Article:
Sajjad Heydari and his brother were arrested this week after shocking video footage showed Heydari carrying the severed head of his wife, Mona Heydari, through the streets of Iran. According to the video, Sajjad Heydari was seen smiling, carrying the head and a long blade.
According to police reports, Heydari killed his wife in what’s considered an “honor killing.” Official police reports listed the motive as “family differences.” While they have been arrested, it is unclear what kind of punishment the two men will face. Mona Heydari was just 17 years old at the time of her death.
Islamic Republic law states that men who kill family members for reasons of honor and reputation can be sentenced to a maximum of 10 years in prison. Police report that two men confessed to the killing of Mona Heydari, and they were officially arrested four hours after the disturbing video surfaced online.
Sharia law also states that only “blood owners,” or other family members are the only ones able to demand justice for an “honor killing.” Many killings go unpunished because family members don’t want their relatives to receive heavy punishment.
The video was reportedly captured in Ahvaz, which is a southwest province in Khuzestan.
WARNING: The description below is graphic and may be disturbing to some readers.
The young woman was forced to marry Sajjad Heydari when she was 12. They were first cousins. Mona Heydari was reportedly abused by her husband and wanted a divorce from him. She was pressured to stay because of the couple’s 3-year-old son.
The 17-year-old had recently escaped to Turkey, but according to reports, she returned to Iran because she found it difficult to live in another country alone. She spent a couple days in Iran before she was found by her husband and brother-in-law. The two men reportedly tied her arms and legs together before cutting off her head.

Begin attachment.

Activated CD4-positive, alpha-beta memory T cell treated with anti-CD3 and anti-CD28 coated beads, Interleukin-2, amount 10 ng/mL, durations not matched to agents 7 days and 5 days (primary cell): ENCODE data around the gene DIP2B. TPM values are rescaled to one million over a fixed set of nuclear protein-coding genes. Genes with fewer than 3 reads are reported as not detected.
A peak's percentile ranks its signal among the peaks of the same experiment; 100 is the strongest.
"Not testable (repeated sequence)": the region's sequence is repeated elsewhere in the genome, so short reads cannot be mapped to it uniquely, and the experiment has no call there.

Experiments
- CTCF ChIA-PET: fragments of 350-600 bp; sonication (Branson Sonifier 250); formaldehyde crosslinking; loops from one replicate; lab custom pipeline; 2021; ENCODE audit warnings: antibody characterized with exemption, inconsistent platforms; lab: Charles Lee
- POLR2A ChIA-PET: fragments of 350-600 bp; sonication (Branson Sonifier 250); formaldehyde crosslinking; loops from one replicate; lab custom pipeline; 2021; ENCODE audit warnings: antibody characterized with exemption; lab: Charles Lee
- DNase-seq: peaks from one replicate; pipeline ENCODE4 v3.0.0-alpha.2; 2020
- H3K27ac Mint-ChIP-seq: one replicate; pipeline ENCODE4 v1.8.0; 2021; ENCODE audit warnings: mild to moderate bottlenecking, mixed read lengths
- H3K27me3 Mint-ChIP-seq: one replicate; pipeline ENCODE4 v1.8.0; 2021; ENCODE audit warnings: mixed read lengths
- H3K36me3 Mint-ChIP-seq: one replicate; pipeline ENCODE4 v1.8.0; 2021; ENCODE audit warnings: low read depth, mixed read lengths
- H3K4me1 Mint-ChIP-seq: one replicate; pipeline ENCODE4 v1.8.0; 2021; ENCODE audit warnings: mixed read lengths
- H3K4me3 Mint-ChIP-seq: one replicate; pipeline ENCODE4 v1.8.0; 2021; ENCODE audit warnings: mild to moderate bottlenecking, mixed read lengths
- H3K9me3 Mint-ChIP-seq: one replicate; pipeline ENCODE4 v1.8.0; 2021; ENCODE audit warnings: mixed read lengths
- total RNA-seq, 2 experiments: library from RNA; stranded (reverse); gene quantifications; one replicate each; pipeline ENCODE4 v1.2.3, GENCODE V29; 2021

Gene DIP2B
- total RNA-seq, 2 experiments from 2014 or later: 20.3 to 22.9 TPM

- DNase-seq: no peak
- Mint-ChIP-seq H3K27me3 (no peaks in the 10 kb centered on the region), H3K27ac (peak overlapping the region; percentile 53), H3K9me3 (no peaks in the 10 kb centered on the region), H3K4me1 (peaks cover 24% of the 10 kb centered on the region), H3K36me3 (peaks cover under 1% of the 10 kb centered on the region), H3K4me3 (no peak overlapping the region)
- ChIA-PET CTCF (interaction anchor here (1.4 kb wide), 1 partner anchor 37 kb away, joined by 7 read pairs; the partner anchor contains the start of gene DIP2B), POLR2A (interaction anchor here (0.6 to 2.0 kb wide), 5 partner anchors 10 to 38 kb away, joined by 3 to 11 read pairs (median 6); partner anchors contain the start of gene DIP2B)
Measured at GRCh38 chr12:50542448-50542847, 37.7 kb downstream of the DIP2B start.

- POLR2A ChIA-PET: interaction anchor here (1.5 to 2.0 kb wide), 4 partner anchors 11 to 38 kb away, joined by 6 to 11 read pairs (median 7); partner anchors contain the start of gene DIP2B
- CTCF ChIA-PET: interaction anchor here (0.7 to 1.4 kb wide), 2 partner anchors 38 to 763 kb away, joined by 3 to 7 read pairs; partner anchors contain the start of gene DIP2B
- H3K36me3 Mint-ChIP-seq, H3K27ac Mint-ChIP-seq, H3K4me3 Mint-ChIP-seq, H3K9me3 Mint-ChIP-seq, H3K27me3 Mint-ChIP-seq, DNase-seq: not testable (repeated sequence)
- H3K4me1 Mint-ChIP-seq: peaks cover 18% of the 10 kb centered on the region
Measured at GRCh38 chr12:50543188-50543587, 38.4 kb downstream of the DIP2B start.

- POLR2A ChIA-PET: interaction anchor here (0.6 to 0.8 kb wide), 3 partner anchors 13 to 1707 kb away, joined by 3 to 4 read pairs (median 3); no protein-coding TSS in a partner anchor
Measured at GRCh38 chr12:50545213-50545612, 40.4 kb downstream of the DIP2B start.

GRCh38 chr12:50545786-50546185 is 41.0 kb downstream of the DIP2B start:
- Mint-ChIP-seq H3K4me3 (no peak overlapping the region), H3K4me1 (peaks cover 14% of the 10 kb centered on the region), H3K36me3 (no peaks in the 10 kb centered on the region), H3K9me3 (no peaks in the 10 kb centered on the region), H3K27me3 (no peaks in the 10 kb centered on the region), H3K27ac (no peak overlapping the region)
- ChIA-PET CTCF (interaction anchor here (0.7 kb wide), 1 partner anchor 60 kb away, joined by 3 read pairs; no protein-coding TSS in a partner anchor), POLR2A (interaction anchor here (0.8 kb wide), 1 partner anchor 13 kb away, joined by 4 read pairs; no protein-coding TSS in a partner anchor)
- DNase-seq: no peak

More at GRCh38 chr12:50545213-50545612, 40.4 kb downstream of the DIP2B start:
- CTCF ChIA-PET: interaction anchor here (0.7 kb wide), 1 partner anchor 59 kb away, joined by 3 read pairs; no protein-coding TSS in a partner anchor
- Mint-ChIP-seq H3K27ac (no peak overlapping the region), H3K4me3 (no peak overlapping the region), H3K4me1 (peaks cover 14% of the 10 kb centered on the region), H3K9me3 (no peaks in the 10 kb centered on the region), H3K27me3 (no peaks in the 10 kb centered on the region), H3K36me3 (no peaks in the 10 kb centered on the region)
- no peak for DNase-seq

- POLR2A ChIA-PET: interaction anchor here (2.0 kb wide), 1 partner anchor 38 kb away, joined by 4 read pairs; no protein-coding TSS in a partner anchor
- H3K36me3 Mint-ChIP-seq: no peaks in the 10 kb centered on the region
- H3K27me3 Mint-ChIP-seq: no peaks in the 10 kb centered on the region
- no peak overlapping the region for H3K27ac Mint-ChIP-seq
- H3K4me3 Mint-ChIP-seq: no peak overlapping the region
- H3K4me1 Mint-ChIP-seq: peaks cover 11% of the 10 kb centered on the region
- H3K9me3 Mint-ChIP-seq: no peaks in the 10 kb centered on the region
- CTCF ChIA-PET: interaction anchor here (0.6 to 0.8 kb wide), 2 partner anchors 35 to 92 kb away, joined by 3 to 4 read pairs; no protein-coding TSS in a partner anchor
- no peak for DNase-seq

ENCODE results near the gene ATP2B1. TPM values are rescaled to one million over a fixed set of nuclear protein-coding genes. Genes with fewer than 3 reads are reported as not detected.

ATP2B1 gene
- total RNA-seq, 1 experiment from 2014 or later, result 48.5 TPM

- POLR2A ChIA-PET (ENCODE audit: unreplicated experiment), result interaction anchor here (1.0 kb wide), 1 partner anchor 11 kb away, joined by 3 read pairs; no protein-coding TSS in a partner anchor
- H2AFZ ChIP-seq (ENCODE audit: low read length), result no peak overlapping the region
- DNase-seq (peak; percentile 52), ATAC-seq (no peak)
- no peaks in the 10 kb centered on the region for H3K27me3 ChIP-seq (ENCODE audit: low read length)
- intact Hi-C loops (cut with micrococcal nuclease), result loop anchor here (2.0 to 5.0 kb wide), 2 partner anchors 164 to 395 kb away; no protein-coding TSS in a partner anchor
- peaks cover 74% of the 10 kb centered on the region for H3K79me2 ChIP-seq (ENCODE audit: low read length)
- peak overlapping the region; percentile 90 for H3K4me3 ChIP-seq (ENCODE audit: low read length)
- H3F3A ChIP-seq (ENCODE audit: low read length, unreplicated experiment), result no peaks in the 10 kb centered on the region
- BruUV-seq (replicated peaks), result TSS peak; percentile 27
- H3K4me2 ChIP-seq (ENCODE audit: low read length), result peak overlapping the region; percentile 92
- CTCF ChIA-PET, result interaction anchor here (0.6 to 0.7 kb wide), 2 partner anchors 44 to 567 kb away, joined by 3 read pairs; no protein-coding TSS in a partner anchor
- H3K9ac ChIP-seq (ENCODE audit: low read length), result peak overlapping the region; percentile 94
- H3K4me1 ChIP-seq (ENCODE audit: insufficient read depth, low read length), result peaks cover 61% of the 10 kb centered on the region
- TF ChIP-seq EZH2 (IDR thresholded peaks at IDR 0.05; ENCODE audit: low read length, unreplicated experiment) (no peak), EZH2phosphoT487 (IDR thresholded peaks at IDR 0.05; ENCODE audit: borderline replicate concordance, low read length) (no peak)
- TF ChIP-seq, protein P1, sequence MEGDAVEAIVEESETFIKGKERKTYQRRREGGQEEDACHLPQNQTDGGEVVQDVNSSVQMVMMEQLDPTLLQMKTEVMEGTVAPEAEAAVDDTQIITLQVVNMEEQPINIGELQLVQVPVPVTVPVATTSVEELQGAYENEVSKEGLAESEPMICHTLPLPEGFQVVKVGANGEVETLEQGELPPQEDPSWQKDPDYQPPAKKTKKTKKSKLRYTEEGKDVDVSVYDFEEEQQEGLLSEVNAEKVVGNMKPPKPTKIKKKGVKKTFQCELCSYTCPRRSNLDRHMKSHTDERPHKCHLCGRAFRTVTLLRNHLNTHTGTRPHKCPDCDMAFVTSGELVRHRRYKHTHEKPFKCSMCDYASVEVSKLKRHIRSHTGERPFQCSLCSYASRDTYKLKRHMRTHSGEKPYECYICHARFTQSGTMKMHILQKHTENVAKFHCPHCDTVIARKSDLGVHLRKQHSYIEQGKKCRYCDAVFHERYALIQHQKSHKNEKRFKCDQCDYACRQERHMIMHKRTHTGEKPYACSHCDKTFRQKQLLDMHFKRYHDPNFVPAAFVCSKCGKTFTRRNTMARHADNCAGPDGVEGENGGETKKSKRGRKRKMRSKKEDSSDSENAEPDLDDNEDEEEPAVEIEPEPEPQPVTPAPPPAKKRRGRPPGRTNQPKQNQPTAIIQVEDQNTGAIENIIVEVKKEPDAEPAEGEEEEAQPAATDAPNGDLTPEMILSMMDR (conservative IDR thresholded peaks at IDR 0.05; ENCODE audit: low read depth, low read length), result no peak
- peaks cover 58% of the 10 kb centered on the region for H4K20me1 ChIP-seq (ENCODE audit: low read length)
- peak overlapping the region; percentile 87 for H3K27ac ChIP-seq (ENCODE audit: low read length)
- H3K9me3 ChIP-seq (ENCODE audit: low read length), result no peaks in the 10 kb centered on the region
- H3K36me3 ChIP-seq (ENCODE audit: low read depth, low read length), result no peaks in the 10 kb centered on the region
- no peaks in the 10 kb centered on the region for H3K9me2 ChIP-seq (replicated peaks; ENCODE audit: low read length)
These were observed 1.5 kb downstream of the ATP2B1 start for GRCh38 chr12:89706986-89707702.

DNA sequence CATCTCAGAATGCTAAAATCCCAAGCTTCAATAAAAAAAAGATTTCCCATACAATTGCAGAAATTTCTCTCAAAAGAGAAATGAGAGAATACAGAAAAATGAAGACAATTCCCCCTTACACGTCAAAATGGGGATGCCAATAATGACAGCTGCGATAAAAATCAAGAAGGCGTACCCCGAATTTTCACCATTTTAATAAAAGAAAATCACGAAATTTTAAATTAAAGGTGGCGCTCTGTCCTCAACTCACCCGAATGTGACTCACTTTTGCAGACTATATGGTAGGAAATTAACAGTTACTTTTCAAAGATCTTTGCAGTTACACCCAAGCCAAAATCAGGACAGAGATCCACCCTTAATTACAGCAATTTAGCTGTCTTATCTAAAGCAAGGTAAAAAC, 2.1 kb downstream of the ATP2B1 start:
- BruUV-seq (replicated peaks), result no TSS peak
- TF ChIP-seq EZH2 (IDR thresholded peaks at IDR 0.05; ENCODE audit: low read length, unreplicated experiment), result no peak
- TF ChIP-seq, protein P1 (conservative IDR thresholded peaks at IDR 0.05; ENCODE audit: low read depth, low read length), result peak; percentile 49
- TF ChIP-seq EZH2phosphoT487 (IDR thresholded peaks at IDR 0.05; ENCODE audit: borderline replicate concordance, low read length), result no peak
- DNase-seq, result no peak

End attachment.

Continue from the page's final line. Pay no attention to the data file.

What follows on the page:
They wrapped her body in a blanket and then dumped the remains. Sajjad Heydari then walked through the streets with his wife’s head.
The video of the smiling husband was first published by Rokna news agency, the news site was then banned by Iran’s media watchdog for publishing such a graphic video.
Since Mona Heydari’s killing, many women’s rights activists have spoken out and are demanding justice for the 17-year-old.
The NCRI’s Women’s Committee said, “Not a week goes by without some form of honour killing making headlines. The catastrophic rise in honour killings in Iran is rooted in misogyny and the patriarchal culture institutionalised in the laws and society. Although the father, brother or husband holds the knife, sickle or rifle, the murders are rooted in the medieval outlook of the ruling regime.”
In 2019, a state-run newspaper in Iran reported that annually about 375 to 450 honor killings are reported in the country. The country has seen a recent rise in “honor killings,” and many of them are young girls, some as young as 10 years old.
Motives for honor killings are typically “family differences,” and some women’s rights activists say that this could be defined as a whole list of things, including divorce or a rejected proposal.
Rezvan Moghaddam, who has spent the last decade documenting these killings, said, “This is just an effort to conceal the truth. For example, what could be the family difference between a father and his 13-year-old daughter or between a brother and his elder sister? There are other reasons behind these differences. In other cases, families regard divorce as a disgrace. To protect the family’s dignity, male relatives murder a woman who asks for a divorce. Again, this is explained under the title of ‘family differences.’
She continued and said, “their fiancées kill some women for saying no to their proposals. These murders take place because the man believes he owns the body of his fiancé. He views her negative answer as an insult to himself. I believe honor killings are rooted in the sense of ‘owning a woman’s body and life, and any murder rooted in this sense of ownership is considered an honor killing.”